A year later, Ley’s has closed (or not reopened) — and in New York, there still has been no Cambodian food craze. Ratha Chau’s Kampuchea Noodle Bar, the Lower East Side spot where I sat slurping noodles and fishing for shrimp, is now the city’s singular outpost for kuy thiew, or at least a version of it.
I meet Chau at his restaurant one stormy afternoon before the evening rush to ask him about Khmer food. Kampuchea has rows of high wooden tables and stools, an open kitchen and a low pass where Chau stands during service, finishing the dishes he has designed.
At 35, Chau is sturdy and tall. His parents are from Phnom Penh, and in 1972, his father, a five-star general, was taken as a Vietnamese POW for 18 years. Chau says they had a “final goodbye” when he was 9, before his mother and her three sons set out as refugees, first to Austria, then to Roxbury, N.Y., then West Hartford, Conn.
Chau says his adolescence in the U.S. wasn’t especially Cambodian, and that his adjustment wasn’t out of the ordinary. His English has the shaped vowels of the Northeast. He speaks Khmer but can’t read or write it, and his memories of a Cambodian cultural upbringing are from birthdays and weddings, not temple visits. After college, Chau and his older brother started a business buying sea urchins from Maine and shipping them to Boston, where they were processed and sent to Japan. When that ended, a friend knew a girl named Nadsa b
Over the next decade, Chau moved up the ranks with the de Monteiros, eventually managing all three Boston branches, then moved to New York, where he worked the managing side of the Blue Water Grill and Asia de Cuba, and later became a managing partner at Fleur de Sel. He married a woman from Shanghai, had a son and set out on his own to try something a little closer to his own sense of self, though he wondered if New Yorkers were ready for it.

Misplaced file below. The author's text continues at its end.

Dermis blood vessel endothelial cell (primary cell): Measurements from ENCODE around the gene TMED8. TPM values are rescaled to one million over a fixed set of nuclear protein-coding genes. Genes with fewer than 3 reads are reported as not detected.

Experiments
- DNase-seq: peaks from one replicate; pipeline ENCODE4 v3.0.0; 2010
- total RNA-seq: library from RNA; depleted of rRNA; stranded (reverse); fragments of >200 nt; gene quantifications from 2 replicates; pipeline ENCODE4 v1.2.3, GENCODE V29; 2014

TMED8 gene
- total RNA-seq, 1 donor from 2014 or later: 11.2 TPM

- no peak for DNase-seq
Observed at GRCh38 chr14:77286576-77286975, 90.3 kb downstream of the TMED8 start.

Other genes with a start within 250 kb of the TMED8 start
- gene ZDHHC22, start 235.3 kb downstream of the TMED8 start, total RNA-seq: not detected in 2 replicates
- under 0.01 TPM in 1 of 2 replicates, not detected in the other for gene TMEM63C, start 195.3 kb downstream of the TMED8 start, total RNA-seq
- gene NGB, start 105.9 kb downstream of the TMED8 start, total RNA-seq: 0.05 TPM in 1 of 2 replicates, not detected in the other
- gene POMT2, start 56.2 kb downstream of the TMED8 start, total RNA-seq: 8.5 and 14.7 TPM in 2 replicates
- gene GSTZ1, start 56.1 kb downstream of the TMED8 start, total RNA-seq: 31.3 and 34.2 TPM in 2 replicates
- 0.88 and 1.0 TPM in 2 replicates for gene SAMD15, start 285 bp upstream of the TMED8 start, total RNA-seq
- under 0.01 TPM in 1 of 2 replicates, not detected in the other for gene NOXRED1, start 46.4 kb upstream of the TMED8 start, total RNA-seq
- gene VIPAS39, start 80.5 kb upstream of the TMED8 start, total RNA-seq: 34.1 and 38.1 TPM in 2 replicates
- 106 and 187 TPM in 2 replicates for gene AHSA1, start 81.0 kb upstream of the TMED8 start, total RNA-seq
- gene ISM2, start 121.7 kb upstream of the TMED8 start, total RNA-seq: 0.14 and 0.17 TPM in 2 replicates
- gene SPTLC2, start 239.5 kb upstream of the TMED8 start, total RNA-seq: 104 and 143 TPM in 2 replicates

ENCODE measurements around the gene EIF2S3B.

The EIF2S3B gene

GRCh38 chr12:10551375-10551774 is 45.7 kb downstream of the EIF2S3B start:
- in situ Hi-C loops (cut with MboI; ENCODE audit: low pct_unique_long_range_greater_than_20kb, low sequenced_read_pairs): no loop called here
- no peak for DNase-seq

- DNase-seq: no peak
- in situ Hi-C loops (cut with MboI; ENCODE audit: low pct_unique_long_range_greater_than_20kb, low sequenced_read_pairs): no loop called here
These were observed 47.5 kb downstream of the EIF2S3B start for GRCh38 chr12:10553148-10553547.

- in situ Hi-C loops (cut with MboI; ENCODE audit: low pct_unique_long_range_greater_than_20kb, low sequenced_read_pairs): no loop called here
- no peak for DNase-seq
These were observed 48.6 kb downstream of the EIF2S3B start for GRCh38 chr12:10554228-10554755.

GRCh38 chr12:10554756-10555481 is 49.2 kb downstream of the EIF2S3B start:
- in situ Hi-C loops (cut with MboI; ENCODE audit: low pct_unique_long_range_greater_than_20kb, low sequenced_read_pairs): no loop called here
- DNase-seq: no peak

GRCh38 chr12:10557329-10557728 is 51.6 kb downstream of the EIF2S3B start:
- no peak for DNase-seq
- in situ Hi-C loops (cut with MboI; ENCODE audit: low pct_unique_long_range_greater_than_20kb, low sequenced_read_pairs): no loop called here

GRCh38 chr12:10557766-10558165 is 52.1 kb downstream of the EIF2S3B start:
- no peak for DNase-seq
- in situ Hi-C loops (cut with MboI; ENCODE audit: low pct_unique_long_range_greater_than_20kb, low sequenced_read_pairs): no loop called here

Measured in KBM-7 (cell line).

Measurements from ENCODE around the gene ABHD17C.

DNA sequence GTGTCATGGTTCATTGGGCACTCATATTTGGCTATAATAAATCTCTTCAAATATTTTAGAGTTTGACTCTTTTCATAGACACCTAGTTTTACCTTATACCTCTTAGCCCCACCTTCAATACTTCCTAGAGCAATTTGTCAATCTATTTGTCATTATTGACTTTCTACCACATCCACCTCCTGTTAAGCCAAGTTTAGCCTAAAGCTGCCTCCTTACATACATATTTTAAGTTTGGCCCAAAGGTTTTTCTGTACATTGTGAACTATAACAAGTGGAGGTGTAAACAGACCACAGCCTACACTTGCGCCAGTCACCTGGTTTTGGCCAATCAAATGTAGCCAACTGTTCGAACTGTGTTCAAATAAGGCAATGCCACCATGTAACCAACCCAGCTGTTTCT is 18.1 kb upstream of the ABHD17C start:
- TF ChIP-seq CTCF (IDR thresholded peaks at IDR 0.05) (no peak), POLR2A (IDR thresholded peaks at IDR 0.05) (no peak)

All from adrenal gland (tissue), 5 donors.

“Ready for it?” I said. “This is the food capital of the world!”
“If I said I was opening a southern French restaurant,” Chau said, “people would understand. But if I open a Cambodian place, for some reason, it has to be cheap. It has to have certain classic dishes on the menu, and nobody agrees on what those are. It has to be a hole-in-the-wall. Have you been to Lowell? They’re all dives.”
“Why can’t I move my world in a different direction? I was born in Cambodia, I love my food, I love my country, I eat my food, and I interpret it my way. I grew up here in the United States, and I want to move my flavors along.” He admitted that for personal reasons he has never been back to his native country.
Since our conversation last spring, Chau has changed his establishment’s name to Kampuchea Restaurant — but his menu still calls what he does “a tribute to street food.” Chau says “regular people,” like the neighbors who dropped in specifically to overcome a fear of oxtail soup, don’t want to know if the food is “authentic.” They just want good food. “If Nadsa came in here, she’d say, ‘This is not Cambodian!’” he explains. “She knows a lot more than I do, and she’s probably right.”
Nyoam Mi Sua (Crispy Noodle Salad)
Recipe by Tansy Evans
A standard at wedding feasts in Cambodia, this light, refreshing salad is crunchy and tangy in surprising ways. Though not authentic, roasting the shallots and garlic for the vinaigrette gives a smoother flavor for Western palates. Vegetarians can omit the meats.
1/2 cucumber, peeled, seeded and sliced thinly into half-moons
1 green pepper, seeded and sliced thinly
2 cups red cabbage, shredded very thinly
2 cups white cabbage, shredded very thinly
1 1/2 to 2 carrots, grated
1/4 red onion, peeled and sliced thinly
2 chicken breasts
1/3 pound pork loin
1/3 pound shrimp, peeled and deveined
salt and pepper
4 tbsp fresh mint, whole leaves
4 tbsp fresh Thai basil, whole or half leaves
1/2 cup peanuts, roasted, peeled and crushed
1/2 packet (4 oz.) dry vermicelli rice noodles
vegetable oil for frying
2 cloves garlic, peeled; 1 thinly sliced
2 shallots, peeled; 1 thinly sliced
1-2 large dried red chilies
1 tsp salt
5 tbsp sugar
1/4 cup lime juice
2 tbsp fish sauce
3/4 cup hot water or chicken stock
Prepare the vegetables. Take care to make very thin slices of each. In water or vegetable stock, poach the chicken breasts, then the pork loin (10-15 minutes each, depending on the size) and then the shrimp (1-2 minutes).
Shred the chicken and slice the pork into strips. Season the chicken, pork and shrimp with salt and pepper.
To make the vinaigrette, blend the ingredients in a blender or food processor for 3 minutes. Alternatively, with a mortar and pestle, pound the garlic, shallots and chili to a fine purée with the salt, then mix in the other ingredients.
When ready to serve, deep-fry the noodles in hot oil until puffed and crispy, 30 seconds to a minute.
Mix the vegetables and meats with the herbs, peanuts and vinaigrette. Serve over the crispy noodles.